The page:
Figure 2: Annotated screenshot of user manual for algorithm registry.
Other screenshots preview the titles of further sections that likely require more information—“Algorithm Strategy,” “Algorithm Risk and Prevention Mechanism”—but the user manual does not provide screenshots of those pages, so the required disclosures remain a mystery.
By exploring the user manual, we see that what the registry requires from Chinese companies is both more and less than previously understood. More, because the manual reveals significant new disclosure requirements that do not show up in the public versions of the filings. The requirement to enumerate data sets is self-explanatory, while the algorithm security self-assessments could be anything from cursory to comprehensive. Less, because some had taken the registry filing requirements to mean that the Chinese government could now gain direct access to the algorithms or the underlying code. This does not appear to be the case, and further reporting supports that conclusion.
Comparisons Outside China
The most direct regulatory parallel is found in the European Union’s Digital Services Act (DSA), a brand-new law that requires greater transparency and audits of recommendation algorithms—though we have yet to see what forms algorithmic transparency takes under it. When those are made public, they will constitute another experiment in algorithmic transparency worth following.
One other possible analogue for China’s experiment is the movement to promote model cards among the AI ethics community. Originally introduced in a paper by researchers at Google and the University of Toronto, model cards were pitched as “a step toward the responsible democratization of machine learning.” Most model cards provide simple overviews of a model’s ideal form of input, visualize some potential limitations, and present basic performance metrics to reflect real-world impacts. Like the Chinese registry’s filings, many model cards provide information on architecture, application scenarios, training data, and use of sensitive data.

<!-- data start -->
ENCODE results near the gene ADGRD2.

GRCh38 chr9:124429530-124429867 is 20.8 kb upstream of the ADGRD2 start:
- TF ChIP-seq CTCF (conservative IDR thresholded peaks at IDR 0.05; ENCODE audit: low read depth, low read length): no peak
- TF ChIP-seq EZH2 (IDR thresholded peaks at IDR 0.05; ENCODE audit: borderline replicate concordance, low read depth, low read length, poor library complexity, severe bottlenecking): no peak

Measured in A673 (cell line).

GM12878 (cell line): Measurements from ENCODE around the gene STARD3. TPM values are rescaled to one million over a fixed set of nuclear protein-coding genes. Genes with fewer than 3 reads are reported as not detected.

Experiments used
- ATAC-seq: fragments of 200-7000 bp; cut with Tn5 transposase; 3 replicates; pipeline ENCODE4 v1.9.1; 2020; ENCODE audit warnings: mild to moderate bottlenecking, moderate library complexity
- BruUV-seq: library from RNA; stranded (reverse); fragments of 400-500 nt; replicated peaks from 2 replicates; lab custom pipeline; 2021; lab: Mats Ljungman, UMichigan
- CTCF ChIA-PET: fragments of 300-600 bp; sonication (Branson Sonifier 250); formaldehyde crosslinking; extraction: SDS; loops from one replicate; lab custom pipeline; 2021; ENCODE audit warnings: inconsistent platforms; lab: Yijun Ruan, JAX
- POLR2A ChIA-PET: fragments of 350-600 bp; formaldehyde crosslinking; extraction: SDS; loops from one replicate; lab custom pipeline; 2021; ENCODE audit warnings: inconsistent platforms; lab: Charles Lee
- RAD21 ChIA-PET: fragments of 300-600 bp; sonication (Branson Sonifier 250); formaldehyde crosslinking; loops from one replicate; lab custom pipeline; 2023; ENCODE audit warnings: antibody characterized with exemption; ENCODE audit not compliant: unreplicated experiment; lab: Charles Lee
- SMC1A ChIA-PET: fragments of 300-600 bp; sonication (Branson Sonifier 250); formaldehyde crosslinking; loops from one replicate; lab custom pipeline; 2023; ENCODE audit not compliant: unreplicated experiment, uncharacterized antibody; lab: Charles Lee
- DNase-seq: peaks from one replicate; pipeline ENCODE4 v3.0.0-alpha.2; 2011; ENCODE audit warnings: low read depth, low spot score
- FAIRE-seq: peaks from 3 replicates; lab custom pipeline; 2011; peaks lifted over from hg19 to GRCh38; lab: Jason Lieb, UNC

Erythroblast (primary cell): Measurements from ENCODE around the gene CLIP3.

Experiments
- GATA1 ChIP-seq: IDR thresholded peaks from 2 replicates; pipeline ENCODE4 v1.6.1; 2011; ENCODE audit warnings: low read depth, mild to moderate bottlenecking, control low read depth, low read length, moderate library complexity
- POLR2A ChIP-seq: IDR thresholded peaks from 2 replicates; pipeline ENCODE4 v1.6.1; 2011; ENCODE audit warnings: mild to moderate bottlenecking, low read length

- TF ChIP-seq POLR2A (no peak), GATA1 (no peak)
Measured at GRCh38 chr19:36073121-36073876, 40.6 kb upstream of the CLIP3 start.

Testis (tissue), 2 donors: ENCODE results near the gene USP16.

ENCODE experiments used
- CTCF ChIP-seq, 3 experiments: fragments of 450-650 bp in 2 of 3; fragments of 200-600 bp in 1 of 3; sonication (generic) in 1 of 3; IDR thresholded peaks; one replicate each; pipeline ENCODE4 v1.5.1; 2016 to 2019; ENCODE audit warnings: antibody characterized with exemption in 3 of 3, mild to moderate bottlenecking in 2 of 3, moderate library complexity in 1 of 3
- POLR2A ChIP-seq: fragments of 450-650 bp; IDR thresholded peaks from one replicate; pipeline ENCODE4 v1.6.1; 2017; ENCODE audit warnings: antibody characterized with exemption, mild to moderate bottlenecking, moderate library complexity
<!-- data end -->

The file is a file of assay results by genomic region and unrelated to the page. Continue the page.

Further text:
However, model cards tend to emphasize performance assessment, while China’s algorithm registry emphasizes security assessment. In some cases, emphases may overlap; model cards might have a security component, and some filings focus on mitigating negative impacts on marginalized groups, such as migrants working in food delivery. But generally, model cards address concerns regarding algorithmic bias by comparing a model’s performance when used across different demographic groups. They also address both expert and non-expert audiences. By contrast, China’s algorithm registry targets the government and the public with different filings, and Chinese citizens are not invited to evaluate bias. Rather, that remains the purview of the government, which can define what constitutes security and risk to it. The current registry reflects and reinforces the Chinese Communist Party’s role as the ultimate arbiter of these questions.
Lurking behind all of these experiments is a deeper question: Is it even technically possible to gain meaningful transparency into how complex algorithms function? Deep learning is often described as a “black box” technology, because the predictions, decisions, and recommendations it makes are not easily explained, even by its developers. Algorithmic interpretability is an active area of machine learning research, but major questions remain as to when—if ever—it will reach a level that is useful in a regulatory context.
The CAC might also lack the in-house technical expertise to understand information companies are submitting to the algorithm registry. One report described a meeting between representatives from Bytedance and the CAC, in which Bytedance employees “had to rely on a mix of metaphors and simplified language” to communicate with the officials.
China’s Next Steps
That may not sound like an auspicious beginning to such an ambitious project. But when building out new regulatory architecture, you have to start somewhere. Prior to the algorithm registry, Chinese officials didn’t know what they didn’t know. By providing a skeletal understanding of influential algorithms in the country, the registry can alert the CAC to where it might lack useful information and provides scaffolding for it to make further demands on companies for disclosure.
In that sense, the current push to build tools to regulate algorithms echoes China’s early attempts to control internet access and freewheeling social media platforms. In both cases, the government’s efforts appeared ham-fisted and were often described as futile. But by slowly building its understanding of the technology and the industry, the government was able to tighten screws until it reached an equilibrium that served its ends. Now we will see if it can pull off the same trick with algorithms.